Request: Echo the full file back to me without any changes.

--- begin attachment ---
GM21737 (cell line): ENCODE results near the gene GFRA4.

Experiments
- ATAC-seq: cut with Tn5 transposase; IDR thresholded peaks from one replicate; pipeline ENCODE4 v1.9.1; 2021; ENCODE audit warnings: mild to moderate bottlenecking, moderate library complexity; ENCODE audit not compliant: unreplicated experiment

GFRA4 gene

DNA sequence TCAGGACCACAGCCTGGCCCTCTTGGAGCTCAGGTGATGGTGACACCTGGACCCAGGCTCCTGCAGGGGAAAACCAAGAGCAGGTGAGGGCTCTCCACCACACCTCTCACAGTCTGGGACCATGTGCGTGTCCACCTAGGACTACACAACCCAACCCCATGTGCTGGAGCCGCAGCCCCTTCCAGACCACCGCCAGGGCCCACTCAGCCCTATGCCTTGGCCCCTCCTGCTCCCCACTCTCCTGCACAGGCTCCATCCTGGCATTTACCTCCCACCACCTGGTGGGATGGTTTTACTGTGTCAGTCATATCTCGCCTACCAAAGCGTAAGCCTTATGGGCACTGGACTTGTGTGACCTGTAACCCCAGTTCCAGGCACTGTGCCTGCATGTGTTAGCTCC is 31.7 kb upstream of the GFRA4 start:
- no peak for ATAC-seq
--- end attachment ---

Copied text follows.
GM21737 (cell line): ENCODE results near the gene GFRA4.

Experiments
- ATAC-seq: cut with Tn5 transposase; IDR thresholded peaks from one replicate; pipeline ENCODE4 v1.9.1; 2021; ENCODE audit warnings: mild to moderate bottlenecking, moderate library complexity; ENCODE audit not compliant: unreplicated experiment

GFRA4 gene

DNA sequence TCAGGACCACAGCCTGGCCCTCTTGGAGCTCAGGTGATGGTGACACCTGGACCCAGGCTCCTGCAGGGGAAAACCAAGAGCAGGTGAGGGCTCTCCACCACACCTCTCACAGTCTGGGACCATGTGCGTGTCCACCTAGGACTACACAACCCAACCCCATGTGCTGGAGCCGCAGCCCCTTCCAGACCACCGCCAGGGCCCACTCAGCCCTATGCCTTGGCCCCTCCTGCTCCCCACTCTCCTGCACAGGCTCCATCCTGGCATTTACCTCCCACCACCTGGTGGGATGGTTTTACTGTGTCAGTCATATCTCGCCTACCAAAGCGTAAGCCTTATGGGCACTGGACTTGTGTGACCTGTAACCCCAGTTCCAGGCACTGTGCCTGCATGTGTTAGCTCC is 31.7 kb upstream of the GFRA4 start:
- no peak for ATAC-seq